Laksa which would be close to Singapore’s national dish is found at any hawker stall. Its long, thick noodles covered in a coconut flavoured curry soup with either chicken or prawns mixed with bean sprouts make the perfect condiments to go along with the broth.


Hokkien Mee

A mixture of yellow noodles and thick rice vermicelli ,first fried with eggs until fragrant and braised in rich, flavourful prawn broth, the Singapore Fried Hokkien Mee is served semi-dry and garnished with prawns, squid, sliced pork belly, chives and eaten with Sambal chilli and a squirt of lime juice.

Mee Goreng

Mee Goreng which means  “fried noodles ” is a common dish in Indonesia, Malaysia and Singapore. It is made with thin yellow noodles fried in cooking oil with garlic, onion with prawn, chicken or beef sliced bakso (meatballs), chili, Chinese cabbage,cabbage, tomatoes, egg and  acar (pickles).


Chicken rice

If Laksa isn’t Singapore’s national dish then it would have to be chicken rice. Steamed chicken is served with a bed of rice cooked in chicken stock.  This is normally eaten with chilli sauce, soy sauce and a ginger paste. This was our favourite meal.  The chicken is very tender and we loved the slight ginger flavour.


Sugar cane juice

This may not be food but this was the most refreshing drink that I had while in Singapore. The juice is extracted from Sugar cane coming out a sweet green liquid. The drink is not uniquely Singaporean as it can easily be found in other countries in Asia as well as South and Central America but if you haven’t tried it then you should while your here.


Visiting the Islamic mosque and museum in Kuala Lumpur

“Humm, Humm, Humm” the sounds could be heard puncturing the air. It must be prayer time at the National Mosque or otherwise known as Masjid Negara I was about to say before I was startled by the rustling sounds from the overgrowth over the footpath, most likely a rat or even worse a snake, so I wasn’t going to stay around to look. As we moved closer the sounds came louder until the pristine white building came into view


National Mosque

I stood and watched as people made their way into the mosque, cars swarmed into the parking lot, women covered their heads with scarves while men wore casual loose fitting clothes. I looked up at the 73 metre high minaret towering over the mosque, the main roof was covered with an aqua blue colour shaped like a 16 pointed star umbrella, reflecting pools and fountains spread throughout the compound. A man dressed like a security guard approached “excuse me sir, would you like to enter the mosque” I’d love too”,I replied “Unfortunately now is prayer time sir, but if you like you can have a look around once its finished”. We thanked the man and crossed the street.


National Mosque

Nearby was the Islamic Arts Museum of Malaysia, an architectural masterpiece, pure white, four domes could be seen from the outside with its fifth only to be seen inside the building. The museum opened in December of 1998 and is home to over 7000 artefacts, the largest islamic art museum in South East Asia.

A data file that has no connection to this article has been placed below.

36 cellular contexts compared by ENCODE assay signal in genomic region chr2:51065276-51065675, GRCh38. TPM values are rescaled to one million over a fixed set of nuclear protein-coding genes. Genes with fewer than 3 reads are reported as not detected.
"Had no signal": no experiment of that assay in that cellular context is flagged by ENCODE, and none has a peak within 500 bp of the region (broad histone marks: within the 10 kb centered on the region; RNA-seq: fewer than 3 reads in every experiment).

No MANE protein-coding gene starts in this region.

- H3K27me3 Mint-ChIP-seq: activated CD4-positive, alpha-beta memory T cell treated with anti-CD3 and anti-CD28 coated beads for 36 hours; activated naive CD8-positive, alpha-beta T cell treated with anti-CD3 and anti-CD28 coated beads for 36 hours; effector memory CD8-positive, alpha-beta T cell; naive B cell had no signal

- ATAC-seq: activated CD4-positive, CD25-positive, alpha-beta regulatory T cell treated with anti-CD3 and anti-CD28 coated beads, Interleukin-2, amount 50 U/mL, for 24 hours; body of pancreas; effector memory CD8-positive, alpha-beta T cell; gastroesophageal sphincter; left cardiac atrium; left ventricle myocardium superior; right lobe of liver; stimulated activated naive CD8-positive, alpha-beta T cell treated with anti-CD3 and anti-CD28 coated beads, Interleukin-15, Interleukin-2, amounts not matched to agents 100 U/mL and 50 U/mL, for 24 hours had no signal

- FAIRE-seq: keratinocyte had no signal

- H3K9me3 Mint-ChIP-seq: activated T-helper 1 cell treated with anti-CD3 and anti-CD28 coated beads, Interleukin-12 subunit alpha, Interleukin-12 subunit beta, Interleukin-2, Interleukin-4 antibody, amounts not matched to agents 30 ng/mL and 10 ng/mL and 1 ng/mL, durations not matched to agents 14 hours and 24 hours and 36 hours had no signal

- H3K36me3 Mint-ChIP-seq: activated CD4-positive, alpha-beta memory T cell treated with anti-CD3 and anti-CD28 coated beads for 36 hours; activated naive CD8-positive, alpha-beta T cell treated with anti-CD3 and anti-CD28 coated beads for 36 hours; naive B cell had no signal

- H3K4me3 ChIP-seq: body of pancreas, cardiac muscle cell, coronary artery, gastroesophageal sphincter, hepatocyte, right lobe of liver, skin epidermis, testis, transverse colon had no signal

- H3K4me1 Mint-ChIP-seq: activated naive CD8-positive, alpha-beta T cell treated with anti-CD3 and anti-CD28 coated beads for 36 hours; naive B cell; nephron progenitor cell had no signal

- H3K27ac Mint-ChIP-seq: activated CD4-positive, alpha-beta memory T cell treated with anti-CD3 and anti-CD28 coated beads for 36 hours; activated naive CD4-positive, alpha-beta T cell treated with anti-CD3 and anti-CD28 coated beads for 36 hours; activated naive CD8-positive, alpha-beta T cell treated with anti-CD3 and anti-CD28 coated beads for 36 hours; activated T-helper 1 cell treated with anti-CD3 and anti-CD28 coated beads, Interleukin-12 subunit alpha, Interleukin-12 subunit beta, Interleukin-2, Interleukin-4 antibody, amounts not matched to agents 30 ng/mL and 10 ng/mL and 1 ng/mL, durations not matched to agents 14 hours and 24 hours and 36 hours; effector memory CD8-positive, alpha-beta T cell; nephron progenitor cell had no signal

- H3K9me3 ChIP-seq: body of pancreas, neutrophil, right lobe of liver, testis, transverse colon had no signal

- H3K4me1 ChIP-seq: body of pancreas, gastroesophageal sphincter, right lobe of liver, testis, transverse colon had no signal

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Islamic art museum of Malaysia

The elevator doors opened to display a room full of large scale model mosques including the colossal grandeur of the holiest mosque in Islam Mecca’s Masjid al Haram to the desolate beauty of Central Asian mausoleums dedicated to Timur and Amir Albukhari. Every corner of Islam is covered in miniature.







Islamic pieces on display

The other exhibits are equally as impressive from the holiest of Quar’ans, jewelry,textiles , arms and armour to countries like India, China and Malaysia, all nationalities that live in harmony in Malaysia are covered but before you go take one last look at the sheer beauty of this building.

We wandered back over to the mosque that by now had finished prayer in our quest to learn even more about the Muslim world. The men and women have separate prayer rooms, the rooms are bare with carpeted floors and stain glass windows. The pillars beautifully decorated, chandeliers hang from the ceiling.

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Inside the National Mosque prayer room

The prayer rooms have the capacity to hold 15,000 people. We stood in silence taking this place in no words were needed. We may have a different religion, we may have a different name for our God but one thing whether it be a mosque or a church there is nothing more sacred than a place of prayer

Islamic Art Museum Malaysia

Opening Times 

Monday- Sunday  10am-6pm


Adults RM 12

Students RM 6

Children Under 6 free

National Mosque of Malaysia

The mosque is tour friendly.

Women are required to wear a scarf.

mens proper attire is loose fitting clean clothes.

Shoes must be taken off.

You can not enter during prayer time.

There are volunteers in the prayer room to answer any questions you have.